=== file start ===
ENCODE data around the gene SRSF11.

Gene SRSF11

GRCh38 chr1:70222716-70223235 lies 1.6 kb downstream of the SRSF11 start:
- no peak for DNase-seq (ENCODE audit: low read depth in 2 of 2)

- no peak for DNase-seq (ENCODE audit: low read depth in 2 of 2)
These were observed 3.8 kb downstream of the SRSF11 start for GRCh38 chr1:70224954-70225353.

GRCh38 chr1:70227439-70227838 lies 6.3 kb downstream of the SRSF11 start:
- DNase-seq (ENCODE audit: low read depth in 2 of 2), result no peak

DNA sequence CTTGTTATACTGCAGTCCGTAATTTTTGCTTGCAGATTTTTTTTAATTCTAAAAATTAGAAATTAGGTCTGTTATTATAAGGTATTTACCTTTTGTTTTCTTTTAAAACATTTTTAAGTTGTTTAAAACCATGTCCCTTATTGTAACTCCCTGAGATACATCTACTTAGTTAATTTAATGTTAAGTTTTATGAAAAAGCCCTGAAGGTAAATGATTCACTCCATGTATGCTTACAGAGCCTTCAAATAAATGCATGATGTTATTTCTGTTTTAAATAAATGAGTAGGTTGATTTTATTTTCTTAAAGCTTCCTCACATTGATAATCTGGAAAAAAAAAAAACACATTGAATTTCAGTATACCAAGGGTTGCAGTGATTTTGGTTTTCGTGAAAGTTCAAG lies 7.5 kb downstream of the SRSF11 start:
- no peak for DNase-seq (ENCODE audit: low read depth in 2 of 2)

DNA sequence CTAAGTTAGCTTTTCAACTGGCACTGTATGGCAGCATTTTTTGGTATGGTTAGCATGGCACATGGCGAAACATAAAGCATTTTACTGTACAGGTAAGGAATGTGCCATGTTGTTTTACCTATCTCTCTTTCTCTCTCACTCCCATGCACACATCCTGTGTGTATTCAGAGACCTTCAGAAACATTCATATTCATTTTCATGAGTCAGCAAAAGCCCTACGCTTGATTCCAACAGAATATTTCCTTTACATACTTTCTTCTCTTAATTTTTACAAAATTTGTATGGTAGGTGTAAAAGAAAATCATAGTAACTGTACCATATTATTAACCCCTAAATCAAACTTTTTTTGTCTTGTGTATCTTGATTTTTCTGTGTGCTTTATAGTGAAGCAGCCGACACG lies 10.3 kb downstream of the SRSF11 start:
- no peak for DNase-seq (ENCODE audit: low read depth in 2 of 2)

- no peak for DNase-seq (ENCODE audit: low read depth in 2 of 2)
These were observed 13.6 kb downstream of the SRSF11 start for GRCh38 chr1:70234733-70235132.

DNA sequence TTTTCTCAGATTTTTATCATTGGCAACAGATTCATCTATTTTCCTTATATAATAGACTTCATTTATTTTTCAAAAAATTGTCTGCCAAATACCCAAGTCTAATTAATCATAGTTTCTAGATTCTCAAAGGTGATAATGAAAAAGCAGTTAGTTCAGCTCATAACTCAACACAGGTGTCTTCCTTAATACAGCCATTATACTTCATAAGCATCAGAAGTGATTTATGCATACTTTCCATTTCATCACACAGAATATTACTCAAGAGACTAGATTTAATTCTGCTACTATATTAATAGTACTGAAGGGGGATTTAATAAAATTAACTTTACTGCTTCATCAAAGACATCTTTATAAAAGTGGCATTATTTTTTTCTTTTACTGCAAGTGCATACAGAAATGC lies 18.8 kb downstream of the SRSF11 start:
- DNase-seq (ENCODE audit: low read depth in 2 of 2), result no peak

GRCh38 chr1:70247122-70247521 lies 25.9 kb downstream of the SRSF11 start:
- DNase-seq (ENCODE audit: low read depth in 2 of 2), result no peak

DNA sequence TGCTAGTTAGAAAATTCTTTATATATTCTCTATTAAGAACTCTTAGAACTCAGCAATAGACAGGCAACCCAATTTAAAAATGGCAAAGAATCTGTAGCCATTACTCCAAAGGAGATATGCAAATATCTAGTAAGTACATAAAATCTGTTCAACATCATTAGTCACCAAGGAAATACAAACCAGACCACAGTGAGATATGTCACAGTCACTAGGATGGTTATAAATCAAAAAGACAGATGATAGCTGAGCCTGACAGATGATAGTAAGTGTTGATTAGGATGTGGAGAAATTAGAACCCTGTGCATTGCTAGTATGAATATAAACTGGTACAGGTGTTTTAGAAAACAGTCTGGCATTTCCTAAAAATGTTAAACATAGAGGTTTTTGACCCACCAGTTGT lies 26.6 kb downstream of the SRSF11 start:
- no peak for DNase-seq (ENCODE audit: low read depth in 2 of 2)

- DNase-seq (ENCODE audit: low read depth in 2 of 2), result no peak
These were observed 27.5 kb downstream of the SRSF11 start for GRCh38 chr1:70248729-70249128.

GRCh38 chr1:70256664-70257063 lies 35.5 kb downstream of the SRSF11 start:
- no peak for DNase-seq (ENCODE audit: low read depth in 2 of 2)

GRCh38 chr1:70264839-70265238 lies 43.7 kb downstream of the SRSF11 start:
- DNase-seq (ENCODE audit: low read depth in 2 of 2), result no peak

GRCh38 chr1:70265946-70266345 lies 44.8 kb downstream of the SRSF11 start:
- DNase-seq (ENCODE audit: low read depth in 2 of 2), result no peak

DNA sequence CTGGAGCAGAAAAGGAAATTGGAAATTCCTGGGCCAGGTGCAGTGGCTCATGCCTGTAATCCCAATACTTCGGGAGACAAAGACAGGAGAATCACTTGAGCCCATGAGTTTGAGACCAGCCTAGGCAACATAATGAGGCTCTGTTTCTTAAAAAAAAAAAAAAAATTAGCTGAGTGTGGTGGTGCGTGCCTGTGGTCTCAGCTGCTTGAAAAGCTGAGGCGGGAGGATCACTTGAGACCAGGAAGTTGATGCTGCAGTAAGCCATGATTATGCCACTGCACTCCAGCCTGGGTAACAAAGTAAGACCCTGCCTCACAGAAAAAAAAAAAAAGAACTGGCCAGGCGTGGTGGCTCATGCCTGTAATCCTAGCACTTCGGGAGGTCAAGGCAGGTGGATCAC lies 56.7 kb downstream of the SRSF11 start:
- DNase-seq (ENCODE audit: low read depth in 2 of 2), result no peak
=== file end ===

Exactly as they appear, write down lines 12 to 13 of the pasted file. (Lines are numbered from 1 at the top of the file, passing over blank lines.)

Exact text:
- no peak for DNase-seq (ENCODE audit: low read depth in 2 of 2)

- no peak for DNase-seq (ENCODE audit: low read depth in 2 of 2)